Southern Province leaders launch hygiene campaign

.Authorities in the Southern Province are conducting a three-month campaign that seeks to promote hygiene and sanitation within local communities.
Munyantwari (C) with the provincial  police commander,  CSP Simon Mukama, and provincial executive secretary  Jeanne Izabiriza, at the news briefing on Friday. (Jean Pierre Bucyensenge)
Munyantwari (C) with the provincial police commander, CSP Simon Mukama, and provincial executive secretary Jeanne Izabiriza, at the news briefing on Friday. (Jean Pierre Bucyensenge)

Authorities in the Southern Province are conducting a three-month campaign that seeks to promote hygiene and sanitation within local communities.

The campaign, in all eight districts of the province, has been on for the last three weeks, the provincial governor, Alphonse Munyantwari, told journalists on Friday.

One of the key issues being addressed in the campaign is fighting jiggers which are affecting a few people in  the province.

The exact number of individuals affected by the bloodsucking parasite is not yet established but officials estimate the number to be in hundreds.

For instance, The New Times learnt that about 76 people are infested with jiggers in Ruhango District alone.

The campaign partly focuses on extracting the parasites from the affected  persons and applying antibiotics on affected body parts.

The chigoe flea or jigger (locally known as Ivunja or imvunja) is a small parasitic insect which breeds into exposed skin of mammals and remains there for about two weeks developing eggs, during which period the body swells dramatically causing intense irritation-a situation known in the medical jargon as Tungiasis.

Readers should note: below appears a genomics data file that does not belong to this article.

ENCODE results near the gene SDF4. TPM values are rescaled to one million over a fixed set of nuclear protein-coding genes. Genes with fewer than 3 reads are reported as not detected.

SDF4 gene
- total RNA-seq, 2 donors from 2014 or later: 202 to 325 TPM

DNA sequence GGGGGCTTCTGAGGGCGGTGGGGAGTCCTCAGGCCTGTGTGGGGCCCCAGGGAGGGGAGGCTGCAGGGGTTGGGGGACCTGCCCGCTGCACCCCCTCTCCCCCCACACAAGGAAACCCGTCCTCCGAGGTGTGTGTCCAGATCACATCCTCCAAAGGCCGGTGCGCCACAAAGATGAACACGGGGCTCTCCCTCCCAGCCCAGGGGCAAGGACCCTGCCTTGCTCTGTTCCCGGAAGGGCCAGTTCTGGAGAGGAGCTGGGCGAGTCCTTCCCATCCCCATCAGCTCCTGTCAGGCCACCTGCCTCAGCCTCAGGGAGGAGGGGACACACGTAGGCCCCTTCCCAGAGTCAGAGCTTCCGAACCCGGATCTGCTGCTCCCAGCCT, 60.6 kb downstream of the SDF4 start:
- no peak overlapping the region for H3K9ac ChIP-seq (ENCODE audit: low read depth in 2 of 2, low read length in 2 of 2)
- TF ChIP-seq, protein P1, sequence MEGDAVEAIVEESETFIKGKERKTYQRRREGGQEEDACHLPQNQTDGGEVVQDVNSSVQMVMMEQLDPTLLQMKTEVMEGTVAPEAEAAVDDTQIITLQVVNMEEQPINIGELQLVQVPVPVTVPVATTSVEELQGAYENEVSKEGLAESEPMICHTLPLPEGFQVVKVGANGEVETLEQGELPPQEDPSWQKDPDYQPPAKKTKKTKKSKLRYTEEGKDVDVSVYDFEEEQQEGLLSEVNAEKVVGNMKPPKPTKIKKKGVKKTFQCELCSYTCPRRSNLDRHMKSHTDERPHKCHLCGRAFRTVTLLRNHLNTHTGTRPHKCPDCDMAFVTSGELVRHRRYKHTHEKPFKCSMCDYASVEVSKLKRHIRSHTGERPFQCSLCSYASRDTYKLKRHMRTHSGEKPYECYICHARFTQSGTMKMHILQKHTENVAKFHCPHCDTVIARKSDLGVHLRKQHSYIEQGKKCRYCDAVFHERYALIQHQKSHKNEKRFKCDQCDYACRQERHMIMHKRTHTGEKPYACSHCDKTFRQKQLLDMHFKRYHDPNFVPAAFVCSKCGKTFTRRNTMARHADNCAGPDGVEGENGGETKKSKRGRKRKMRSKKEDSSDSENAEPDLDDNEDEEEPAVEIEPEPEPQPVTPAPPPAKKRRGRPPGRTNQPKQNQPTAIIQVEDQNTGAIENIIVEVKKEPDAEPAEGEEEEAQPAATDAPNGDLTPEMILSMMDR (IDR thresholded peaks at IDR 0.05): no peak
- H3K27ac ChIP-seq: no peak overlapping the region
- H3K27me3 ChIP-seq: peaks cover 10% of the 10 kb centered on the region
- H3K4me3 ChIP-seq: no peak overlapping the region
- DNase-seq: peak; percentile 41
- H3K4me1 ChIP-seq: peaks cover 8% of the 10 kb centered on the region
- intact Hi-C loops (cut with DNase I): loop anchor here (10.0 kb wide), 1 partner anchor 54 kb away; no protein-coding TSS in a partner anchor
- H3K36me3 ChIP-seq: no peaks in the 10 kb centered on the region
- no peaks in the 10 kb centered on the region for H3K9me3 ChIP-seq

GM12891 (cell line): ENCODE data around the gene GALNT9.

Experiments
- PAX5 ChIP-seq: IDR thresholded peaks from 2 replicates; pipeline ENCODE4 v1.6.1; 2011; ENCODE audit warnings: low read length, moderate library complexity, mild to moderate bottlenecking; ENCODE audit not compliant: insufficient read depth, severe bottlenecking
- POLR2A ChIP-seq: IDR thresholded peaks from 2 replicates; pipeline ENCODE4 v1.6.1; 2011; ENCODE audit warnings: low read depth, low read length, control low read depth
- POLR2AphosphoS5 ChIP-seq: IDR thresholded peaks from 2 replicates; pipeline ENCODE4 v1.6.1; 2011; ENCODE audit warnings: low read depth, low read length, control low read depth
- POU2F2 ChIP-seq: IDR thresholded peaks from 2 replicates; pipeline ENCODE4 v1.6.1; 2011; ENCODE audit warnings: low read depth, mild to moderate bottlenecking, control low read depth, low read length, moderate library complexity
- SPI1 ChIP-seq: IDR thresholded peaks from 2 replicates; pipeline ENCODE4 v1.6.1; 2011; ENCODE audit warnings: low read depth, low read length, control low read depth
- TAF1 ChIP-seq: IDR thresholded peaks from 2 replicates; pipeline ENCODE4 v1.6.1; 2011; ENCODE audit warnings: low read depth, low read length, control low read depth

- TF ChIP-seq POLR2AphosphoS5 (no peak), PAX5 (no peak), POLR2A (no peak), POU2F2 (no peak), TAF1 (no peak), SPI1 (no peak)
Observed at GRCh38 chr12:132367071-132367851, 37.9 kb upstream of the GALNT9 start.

Tungiasis causes skin inflammation, severe pain, itching, and a lesion at the site of infection characterised by a black dot at the centre of a swollen red lesion, surrounded by what looks like a white halo.

If the parasite is left within the skin, dangerous complications may occur, including secondary infections, loss of nails, and toe deformation.

Health officials say the infestation is mainly a result of unhygienic conditions and lack of proper sanitation, both on the body and at home.

The parasitic insect lives in soil and feeds on warm-blooded hosts, such as humans, cattle, sheep, and dogs.

Governor Munyantwari said the campaign was launched after it was found that promoting proper hygiene could help get rid of the jiggers.

Officials are identifying households with poor hygienic conditions and those infested with jiggers for treatment and other forms of support.

Messages on hygiene and sanitation are being delivered, with residents being urged to support their neighbours in maintaining proper hygiene.

“Only proper household hygiene can help eradicate jiggers,” Munyantwari said.

He added: “Ensuring that all individuals maintain proper hygiene is everyone’s responsibility.”

Nyaruguru District mayor Francois Habitegeko blamed the prevalence of jiggers in the district on poverty and poor mindset.

He said efforts were ongoing to improve the living conditions of residents.

“Promoting hygiene and sanitation is simply a short term solution. But in the long run, we are looking at reducing poverty in local communities, improving living conditions and changing people’s mindset,” Habitegeko said.

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